I've added an XPath search feature to the OSCOM slideshow. Thanks to Brendan Eich, it's working identically in both IE and Mozilla (though coded somewhat differently for each). I'll have more to say about this technique in an upcoming article, but since the feature is already public I thought I'd at least mention it. Sure is nifty to be able to do something like this in a serverless and cross-browser fashion -- well, for IE and Mozilla, anyway, others need not apply, I'm afraid.
In my talk I gave the example of Phil Gyford's The Diary of Samuel Pepys, and asked the rhetorical question: "What CMS environment would make it easier for Phil to achieve this effect?"
If you haven't seen it, here's a fragment of the diary:
Thanks to God I got to bed in my own poor cabin, and slept well till 9 o'clock this morning. Mr. North and Dr. Clerke and all the great company being gone, I found myself very uncouth all this day for want thereof. My Lord dined with the Vice-Admiral to-day (who is as officious, poor man! as any spaniel can be; but I believe all to no purpose, for I believe he will not hold his place), so I dined commander at the coach table to-day, and all the officers of the ship with me, and Mr. White of Dover. After a game or two at nine-pins, to work all the afternoon, making above twenty orders.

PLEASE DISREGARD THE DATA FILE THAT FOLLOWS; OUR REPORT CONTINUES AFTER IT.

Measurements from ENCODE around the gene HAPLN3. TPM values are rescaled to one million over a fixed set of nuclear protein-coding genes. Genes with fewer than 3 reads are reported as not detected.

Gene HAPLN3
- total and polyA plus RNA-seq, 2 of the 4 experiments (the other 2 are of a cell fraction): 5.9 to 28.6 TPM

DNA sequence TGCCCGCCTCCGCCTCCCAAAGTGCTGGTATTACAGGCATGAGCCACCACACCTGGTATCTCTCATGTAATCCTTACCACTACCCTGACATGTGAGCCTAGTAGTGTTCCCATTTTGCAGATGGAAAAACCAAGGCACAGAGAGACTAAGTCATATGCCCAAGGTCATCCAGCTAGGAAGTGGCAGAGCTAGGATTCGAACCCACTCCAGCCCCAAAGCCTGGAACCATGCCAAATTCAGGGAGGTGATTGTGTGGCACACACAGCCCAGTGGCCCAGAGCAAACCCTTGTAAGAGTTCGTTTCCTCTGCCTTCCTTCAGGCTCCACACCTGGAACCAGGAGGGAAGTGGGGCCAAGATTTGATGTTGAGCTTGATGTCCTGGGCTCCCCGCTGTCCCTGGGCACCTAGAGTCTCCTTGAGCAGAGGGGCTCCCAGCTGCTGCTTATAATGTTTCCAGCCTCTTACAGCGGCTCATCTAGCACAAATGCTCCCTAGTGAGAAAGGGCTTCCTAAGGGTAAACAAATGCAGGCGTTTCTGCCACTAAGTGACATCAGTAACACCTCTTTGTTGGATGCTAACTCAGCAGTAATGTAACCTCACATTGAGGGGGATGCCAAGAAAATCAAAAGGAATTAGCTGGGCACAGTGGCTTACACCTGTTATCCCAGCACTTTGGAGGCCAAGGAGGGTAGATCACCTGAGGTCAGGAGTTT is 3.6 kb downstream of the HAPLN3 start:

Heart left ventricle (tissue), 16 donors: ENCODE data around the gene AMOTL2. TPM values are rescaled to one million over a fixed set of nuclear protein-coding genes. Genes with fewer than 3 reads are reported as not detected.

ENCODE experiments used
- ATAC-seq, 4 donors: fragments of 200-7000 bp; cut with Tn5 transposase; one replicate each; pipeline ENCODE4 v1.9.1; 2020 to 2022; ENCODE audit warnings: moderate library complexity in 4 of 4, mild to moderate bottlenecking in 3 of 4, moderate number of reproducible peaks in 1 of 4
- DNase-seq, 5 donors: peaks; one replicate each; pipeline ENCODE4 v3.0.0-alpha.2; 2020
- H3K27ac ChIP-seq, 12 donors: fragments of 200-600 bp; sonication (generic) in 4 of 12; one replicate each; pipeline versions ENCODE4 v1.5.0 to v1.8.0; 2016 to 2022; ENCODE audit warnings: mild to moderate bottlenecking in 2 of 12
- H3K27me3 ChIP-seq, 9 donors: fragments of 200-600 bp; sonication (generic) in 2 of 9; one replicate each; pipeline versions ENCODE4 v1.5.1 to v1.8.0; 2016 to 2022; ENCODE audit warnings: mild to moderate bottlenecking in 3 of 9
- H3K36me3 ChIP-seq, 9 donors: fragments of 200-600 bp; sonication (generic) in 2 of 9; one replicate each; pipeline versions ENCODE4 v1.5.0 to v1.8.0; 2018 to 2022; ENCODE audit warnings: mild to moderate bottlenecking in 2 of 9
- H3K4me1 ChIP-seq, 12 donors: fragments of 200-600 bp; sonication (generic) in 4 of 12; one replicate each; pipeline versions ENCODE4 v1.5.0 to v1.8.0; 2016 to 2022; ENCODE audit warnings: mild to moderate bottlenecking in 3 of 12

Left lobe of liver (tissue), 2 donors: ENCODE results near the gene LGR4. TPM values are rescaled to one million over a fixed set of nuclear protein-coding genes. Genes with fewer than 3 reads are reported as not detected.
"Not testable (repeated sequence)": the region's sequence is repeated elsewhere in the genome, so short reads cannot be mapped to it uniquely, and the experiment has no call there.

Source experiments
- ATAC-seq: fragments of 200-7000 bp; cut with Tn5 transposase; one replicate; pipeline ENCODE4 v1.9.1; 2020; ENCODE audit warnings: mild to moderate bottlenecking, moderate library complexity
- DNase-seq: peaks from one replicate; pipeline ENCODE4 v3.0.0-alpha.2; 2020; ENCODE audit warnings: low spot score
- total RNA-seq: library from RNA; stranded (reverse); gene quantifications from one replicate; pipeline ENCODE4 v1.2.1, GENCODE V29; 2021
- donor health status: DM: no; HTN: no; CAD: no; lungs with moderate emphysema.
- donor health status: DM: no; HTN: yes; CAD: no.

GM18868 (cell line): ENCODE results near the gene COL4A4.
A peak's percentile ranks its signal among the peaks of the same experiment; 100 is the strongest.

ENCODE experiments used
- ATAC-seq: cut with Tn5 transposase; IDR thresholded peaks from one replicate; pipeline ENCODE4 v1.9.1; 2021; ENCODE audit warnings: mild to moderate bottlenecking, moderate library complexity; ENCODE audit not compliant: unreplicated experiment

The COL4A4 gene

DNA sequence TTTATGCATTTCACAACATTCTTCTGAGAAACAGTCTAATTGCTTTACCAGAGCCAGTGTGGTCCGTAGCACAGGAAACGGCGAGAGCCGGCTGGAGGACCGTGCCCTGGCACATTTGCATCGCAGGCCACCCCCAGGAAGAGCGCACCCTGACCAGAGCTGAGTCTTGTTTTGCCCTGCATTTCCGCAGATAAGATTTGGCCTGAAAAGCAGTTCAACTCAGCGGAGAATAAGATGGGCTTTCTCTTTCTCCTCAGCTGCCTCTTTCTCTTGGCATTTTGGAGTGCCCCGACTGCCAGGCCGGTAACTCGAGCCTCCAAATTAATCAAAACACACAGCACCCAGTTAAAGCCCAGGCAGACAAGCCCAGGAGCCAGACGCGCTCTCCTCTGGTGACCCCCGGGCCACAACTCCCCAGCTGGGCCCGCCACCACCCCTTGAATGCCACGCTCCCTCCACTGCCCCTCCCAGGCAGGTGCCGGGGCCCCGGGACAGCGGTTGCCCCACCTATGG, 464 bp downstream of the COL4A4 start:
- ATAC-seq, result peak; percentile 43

And here's the underlying structure Phil's creating:
Phil noticed my links to him and wrote to me to say: "I keep wondering myself what CMS environment would help me..."
I don't have the whole answer, but my gut tells me that we all want to be able to achieve these kinds of effects, and that structured writing and structured search are closely related.
Former URL: http://weblog.infoworld.com/udell/2003/06/03.html#a711